FUSE To Get Better Write Performance With Linux 3.15
Written by Michael Larabel in Linux Kernel on 3 April 2014 at 10:05 AM EDT. 1 Comment
LINUX KERNEL --
File-systems implemented via FUSE (File-Systems in User-Space) will be getting better write throughput performance when upgrading to the Linux 3.15 kernel.

The FUSE pull request was just submitted a few minutes ago for Linux 3.15. The major change with the 3.15 updates for FUSE is cached writeback support, which will improve the write throughput for these file-systems implemented in user-space. Details can be found via the mailing list pull request.

Developers have been working on write-back cache support for quite some time and with earlier patches it was found that FUSE file-systems are noticeably faster when writing huge files on systems with limited amounts of RAM. Here's some more details on the work as explained by Maxim Patlasov at Parallels:
One of the problems with the existing FUSE implementation is that it uses the write-through cache policy which results in performance problems on certain workloads. E.g. when copying a big file into a FUSE file the cp pushes every 128k to the userspace synchronously. This becomes a problem when the userspace back-end uses networking for storing the data.

A good solution of this is switching the FUSE page cache into a write-back policy. With this file data are pushed to the userspace with big chunks (depending on the dirty memory limits, but this is much more than 128k) which lets the FUSE daemons handle the size updates in a more efficient manner.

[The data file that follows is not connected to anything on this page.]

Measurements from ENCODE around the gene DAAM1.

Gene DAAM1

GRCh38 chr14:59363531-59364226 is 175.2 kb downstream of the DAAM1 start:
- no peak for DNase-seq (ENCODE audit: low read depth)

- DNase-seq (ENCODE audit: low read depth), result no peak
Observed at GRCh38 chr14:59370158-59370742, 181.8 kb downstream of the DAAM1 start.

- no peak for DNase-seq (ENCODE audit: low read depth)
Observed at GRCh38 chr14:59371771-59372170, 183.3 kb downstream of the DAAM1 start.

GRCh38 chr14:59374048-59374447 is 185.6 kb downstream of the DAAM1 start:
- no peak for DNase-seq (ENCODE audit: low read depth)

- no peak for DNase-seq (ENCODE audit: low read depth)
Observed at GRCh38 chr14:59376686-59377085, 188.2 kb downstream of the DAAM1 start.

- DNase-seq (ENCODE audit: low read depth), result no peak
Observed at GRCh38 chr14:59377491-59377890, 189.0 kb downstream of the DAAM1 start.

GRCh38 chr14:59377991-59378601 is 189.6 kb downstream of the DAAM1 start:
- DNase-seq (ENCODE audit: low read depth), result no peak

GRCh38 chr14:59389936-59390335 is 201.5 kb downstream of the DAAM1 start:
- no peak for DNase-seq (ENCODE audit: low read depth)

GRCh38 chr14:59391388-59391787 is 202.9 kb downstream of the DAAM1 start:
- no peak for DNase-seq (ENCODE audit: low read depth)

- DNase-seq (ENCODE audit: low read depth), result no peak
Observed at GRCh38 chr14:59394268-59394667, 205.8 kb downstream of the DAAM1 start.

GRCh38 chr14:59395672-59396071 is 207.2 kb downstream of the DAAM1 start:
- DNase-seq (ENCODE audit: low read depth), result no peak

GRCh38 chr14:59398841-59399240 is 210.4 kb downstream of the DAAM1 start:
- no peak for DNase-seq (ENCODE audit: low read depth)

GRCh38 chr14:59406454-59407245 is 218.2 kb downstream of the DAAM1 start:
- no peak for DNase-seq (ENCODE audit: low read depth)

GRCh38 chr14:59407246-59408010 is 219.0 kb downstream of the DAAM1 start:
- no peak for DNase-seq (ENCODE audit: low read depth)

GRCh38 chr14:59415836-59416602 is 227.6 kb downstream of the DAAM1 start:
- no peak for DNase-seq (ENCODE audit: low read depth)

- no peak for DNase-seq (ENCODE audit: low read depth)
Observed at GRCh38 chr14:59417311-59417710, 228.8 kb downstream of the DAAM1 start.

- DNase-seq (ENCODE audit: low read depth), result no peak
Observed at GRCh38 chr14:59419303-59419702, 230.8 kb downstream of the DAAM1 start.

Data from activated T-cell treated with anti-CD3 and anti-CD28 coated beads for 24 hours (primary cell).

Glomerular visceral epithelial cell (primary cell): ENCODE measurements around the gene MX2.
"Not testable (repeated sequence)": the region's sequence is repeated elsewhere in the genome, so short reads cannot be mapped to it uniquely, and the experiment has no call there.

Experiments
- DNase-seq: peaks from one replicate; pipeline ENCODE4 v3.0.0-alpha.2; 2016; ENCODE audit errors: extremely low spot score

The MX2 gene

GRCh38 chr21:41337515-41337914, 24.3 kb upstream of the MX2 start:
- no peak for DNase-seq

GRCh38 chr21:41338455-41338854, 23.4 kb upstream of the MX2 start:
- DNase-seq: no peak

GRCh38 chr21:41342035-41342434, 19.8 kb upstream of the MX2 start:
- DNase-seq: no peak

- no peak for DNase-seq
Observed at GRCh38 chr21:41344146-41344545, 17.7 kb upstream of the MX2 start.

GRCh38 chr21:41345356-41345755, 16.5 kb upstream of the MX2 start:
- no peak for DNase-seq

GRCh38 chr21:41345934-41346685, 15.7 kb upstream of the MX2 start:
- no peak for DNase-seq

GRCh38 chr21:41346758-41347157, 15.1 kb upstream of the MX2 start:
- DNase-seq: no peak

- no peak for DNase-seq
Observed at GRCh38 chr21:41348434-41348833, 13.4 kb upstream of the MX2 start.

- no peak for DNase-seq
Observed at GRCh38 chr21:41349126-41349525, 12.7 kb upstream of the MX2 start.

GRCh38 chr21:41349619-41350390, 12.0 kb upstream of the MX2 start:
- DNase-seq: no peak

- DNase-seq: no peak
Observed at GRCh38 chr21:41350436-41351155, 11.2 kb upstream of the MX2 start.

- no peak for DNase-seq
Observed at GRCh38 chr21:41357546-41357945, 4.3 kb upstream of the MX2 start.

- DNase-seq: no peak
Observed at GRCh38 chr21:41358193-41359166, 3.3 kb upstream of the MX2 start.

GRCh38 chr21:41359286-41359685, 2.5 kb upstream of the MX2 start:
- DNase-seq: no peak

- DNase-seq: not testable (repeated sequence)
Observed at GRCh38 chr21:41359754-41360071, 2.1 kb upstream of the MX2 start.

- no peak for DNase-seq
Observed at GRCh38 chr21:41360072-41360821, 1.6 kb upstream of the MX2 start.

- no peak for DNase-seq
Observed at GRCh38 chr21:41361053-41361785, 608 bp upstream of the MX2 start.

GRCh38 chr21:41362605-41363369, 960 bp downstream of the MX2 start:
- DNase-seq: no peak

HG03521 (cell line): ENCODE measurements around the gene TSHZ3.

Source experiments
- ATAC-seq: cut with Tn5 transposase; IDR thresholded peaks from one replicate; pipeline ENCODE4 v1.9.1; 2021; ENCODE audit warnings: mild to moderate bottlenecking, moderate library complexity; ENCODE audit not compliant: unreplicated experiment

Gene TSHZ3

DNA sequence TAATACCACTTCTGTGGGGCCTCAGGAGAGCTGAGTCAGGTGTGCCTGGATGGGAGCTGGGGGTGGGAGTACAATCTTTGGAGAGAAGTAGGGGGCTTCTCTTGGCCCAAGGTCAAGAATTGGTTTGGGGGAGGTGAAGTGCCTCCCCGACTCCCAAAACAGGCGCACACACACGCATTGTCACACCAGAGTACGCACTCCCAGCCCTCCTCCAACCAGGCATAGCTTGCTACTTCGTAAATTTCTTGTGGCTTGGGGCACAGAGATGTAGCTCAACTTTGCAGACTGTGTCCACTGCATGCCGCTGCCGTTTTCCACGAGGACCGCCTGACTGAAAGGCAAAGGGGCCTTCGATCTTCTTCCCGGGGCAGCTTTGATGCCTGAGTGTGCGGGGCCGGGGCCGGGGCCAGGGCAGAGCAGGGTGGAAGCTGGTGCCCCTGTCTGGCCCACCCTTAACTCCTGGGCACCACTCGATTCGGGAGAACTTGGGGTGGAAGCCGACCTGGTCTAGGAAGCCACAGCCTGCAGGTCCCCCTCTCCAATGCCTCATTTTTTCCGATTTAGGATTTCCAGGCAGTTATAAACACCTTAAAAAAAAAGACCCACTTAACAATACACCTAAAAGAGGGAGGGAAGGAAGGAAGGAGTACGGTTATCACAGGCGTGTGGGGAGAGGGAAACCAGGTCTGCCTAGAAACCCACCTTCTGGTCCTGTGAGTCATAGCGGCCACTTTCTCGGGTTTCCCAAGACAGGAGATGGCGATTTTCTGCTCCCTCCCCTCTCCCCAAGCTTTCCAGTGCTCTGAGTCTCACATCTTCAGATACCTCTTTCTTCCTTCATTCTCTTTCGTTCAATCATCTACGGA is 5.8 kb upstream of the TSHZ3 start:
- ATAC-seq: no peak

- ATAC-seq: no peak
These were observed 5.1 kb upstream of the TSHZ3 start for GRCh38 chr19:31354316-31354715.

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We are currently exploring this with our own distributed storage implementation which is heavily oriented on storing big blobs of data with extremely rare meta-data updates (virtual machines' and containers' disk images). With the existing cache policy a typical usage scenario -- copying a big VM disk into a cloud -- takes way too much time to proceed, much longer than if it was simply scp-ed over the same network. The write-back policy (as I mentioned) noticeably improves this scenario.
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Michael Larabel is the principal author of Phoronix.com and founded the site in 2004 with a focus on enriching the Linux hardware experience. Michael has written more than 20,000 articles covering the state of Linux hardware support, Linux performance, graphics drivers, and other topics. Michael is also the lead developer of the Phoronix Test Suite, Phoromatic, and OpenBenchmarking.org automated benchmarking software. He can be followed via Twitter or contacted via MichaelLarabel.com.

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